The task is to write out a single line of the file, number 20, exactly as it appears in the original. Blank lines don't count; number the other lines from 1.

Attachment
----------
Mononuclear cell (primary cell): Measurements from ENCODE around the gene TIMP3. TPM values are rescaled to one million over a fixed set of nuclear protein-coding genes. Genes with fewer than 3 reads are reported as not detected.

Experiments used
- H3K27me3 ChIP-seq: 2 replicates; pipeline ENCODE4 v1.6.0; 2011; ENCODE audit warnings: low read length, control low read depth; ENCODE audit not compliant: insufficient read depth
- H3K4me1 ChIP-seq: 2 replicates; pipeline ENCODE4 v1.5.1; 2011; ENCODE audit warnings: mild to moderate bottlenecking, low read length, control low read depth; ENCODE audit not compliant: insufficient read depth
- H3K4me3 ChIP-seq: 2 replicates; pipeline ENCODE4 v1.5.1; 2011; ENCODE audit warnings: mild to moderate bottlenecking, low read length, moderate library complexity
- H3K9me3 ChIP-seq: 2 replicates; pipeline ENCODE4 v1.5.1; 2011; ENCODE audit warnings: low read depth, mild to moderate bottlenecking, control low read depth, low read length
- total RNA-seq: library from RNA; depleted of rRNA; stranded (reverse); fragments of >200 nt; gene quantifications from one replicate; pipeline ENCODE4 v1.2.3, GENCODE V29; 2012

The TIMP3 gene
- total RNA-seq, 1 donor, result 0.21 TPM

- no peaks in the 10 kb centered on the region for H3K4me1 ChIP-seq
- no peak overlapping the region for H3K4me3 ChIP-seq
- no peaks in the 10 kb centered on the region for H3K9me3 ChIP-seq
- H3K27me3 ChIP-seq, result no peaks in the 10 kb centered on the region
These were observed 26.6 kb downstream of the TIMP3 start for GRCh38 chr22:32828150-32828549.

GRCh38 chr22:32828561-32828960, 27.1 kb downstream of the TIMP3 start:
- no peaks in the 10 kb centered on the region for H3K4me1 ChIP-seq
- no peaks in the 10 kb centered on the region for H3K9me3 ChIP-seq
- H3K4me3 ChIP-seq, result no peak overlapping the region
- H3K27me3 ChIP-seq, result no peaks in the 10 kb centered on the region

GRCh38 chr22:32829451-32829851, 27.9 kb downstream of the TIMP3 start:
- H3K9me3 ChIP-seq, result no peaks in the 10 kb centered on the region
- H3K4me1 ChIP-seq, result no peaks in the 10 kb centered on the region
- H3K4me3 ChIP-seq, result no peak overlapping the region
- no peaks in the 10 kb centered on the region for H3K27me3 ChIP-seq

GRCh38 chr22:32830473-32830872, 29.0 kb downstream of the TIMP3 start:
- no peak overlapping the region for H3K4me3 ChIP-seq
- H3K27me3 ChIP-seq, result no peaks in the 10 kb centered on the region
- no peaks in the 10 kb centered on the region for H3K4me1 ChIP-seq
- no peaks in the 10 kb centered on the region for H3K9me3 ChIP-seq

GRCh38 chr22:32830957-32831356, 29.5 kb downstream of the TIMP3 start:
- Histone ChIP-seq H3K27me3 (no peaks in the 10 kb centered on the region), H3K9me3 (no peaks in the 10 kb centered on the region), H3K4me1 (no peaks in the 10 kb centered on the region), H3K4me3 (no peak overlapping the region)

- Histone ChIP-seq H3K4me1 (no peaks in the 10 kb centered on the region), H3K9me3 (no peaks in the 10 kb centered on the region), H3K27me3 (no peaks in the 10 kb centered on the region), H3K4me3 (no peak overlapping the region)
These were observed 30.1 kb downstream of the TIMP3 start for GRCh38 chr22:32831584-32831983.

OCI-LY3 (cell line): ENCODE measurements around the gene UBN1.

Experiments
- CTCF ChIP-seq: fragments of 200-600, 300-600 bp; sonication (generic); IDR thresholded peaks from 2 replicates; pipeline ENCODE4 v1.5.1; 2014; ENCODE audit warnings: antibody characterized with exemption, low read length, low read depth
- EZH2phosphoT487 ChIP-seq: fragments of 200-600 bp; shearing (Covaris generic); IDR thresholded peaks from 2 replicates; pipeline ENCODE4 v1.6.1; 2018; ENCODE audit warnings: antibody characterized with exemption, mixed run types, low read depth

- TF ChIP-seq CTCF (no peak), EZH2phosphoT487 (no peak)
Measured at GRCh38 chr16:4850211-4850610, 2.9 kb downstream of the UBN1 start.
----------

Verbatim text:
GRCh38 chr22:32829451-32829851, 27.9 kb downstream of the TIMP3 start: